An experienced Harrier weapons instructor described tasking as; “Initially aircrew are given a piece of paper with a description of the target, the mission leader will then decide what weapons to use against it. We have to ensure we have the right weapon, right conditions of impact etc”. Sorties are usually more than one aircraft, two, four or even eight ship formations so strikes need to be coordinated by timing and direction to target with simultaneous strikes from different directions.
Apart from simulated ground to air threats in the training environment aircrew may need to be vigilant for an air to air threat. A NATO procedure known as 'Fighting Edge' is available to NATO frontline fighters. This set of rules to enable pilots to operate safely and requires participating aircraft to use transmit a code from the transponder to say that their fighter can be 'bounced' during the mission. An F-15E Strike Eagle pilot revealed; "It is dependant on those who want to participate, some days there are no jets, other days there can be a few, RAF jets use the system regularly".
To plan a low-level training sortie, safety is a major consideration, a weather ‘Met’ briefing is studied for the locations selected, concentrations of birds, NOTAMS and Royal Flights all need to be taken in to account. A pilot may need to telephone to find out more about a particular NOTAM.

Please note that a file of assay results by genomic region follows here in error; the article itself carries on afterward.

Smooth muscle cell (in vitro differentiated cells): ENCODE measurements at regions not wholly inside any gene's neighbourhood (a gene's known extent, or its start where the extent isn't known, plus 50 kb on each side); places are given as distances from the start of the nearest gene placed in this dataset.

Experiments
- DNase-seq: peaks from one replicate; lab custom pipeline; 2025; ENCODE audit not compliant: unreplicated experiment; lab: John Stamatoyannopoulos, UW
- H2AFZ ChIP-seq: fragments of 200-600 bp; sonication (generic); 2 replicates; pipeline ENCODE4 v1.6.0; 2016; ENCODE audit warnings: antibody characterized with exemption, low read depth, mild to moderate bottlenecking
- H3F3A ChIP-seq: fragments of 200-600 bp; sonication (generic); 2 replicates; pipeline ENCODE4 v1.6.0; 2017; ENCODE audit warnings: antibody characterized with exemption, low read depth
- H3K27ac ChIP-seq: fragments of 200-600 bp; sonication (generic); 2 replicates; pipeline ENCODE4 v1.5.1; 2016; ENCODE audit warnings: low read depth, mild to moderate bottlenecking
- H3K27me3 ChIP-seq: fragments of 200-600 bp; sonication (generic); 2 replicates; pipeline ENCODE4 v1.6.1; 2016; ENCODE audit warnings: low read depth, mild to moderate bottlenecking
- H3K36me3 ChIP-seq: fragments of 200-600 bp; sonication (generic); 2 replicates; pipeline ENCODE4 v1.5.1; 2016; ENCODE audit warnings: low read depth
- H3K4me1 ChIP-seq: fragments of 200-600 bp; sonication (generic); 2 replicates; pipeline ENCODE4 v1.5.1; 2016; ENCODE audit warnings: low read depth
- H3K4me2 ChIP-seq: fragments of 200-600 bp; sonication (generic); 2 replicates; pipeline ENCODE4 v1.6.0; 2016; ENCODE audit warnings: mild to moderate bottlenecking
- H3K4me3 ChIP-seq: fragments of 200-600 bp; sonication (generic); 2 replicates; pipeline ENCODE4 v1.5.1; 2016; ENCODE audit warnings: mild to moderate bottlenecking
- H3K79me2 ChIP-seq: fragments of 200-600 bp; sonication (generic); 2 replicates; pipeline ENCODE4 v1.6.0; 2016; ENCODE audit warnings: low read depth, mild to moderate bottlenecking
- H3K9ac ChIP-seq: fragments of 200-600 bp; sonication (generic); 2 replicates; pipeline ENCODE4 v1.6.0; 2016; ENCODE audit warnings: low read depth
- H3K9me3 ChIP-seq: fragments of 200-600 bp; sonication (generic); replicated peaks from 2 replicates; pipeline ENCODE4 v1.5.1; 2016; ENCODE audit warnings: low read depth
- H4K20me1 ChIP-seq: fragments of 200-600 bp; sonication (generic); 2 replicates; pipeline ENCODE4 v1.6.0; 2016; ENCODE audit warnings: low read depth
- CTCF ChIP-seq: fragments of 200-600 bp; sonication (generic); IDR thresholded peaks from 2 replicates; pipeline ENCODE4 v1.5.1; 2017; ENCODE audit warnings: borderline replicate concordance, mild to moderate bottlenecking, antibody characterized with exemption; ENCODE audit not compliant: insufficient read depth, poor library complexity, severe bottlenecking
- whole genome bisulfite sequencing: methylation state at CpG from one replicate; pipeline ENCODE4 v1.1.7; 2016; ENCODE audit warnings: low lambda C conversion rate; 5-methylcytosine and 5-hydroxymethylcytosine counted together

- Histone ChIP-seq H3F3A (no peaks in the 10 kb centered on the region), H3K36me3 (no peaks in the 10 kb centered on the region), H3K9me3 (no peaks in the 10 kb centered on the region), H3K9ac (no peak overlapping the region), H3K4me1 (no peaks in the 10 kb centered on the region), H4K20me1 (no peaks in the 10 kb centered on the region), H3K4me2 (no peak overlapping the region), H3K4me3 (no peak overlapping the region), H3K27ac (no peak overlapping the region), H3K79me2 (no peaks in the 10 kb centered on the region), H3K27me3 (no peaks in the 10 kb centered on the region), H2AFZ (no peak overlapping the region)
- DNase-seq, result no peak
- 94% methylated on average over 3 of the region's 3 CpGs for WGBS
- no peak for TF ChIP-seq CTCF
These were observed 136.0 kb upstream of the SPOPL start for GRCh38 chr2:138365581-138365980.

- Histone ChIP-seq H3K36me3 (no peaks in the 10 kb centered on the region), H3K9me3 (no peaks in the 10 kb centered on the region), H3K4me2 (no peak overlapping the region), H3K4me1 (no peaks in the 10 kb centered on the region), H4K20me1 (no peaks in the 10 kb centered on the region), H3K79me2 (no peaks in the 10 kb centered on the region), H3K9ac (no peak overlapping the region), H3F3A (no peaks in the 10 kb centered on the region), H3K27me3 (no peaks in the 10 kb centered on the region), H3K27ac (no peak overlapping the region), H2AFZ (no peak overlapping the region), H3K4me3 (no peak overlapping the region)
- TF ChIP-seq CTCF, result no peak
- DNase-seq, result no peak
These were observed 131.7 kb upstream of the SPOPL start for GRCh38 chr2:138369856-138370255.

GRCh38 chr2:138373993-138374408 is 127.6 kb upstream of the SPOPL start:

Flying to a low-level training area is not so straight forward; flying over cities, towns and airports have to be avoided as well as the ever increasing civilian airways. Air bases on the eastern side of England if they are to fly in Wales (LFA 7) plan a route using special air corridors to enable them to cross the civilian airways. The Lichfield Corridor is set at 14,000 feet once through it they can descend to low-level in the Clee Hills for example.
A particular aircraft type may have its own bespoke mission planning software which can be used outside the aircraft and transferred to it for the mission. Tornado air crew will use the Tornado Advanced Mission Planning Aid (TAMPA) to plan an entire sortie. The PC based system holds all the NOTAM’s which are superimposed on digital maps which also show; high level civilian airways, contoured terrain and satellite imagery. The 1:50,000 contoured maps are used for target planning and route plotting to enable low-level obstacles and built up areas to be avoided. Wg Cdr Challen explained; “TAMPA enables us to accurately plan a sortie, we never used pre-planned sorties we always start fresh every time. We don’t over fly the same points over the ground. TAMPA allows us to line draw routes on a digital map which can be transferred to the aircraft”.
Mission planning is no easy task there are many aspects to it, often there are tight time constraints. A Qualified Weapons Instructor described the process; “Timings to the second ‘time on target’ and way points on the route need to be set. You have to decide what weapons are to be put on the jet and fill out a form for the engineers. There is also documentation for the jet, radio frequencies, weapons loaded and for the fuel set-up. The flight brief takes 30 minutes, how we are going to hit the target, the coordination with the other jets, how are we going to get back to the airfield? To do all this in less than three hours means you have to work pretty hard”.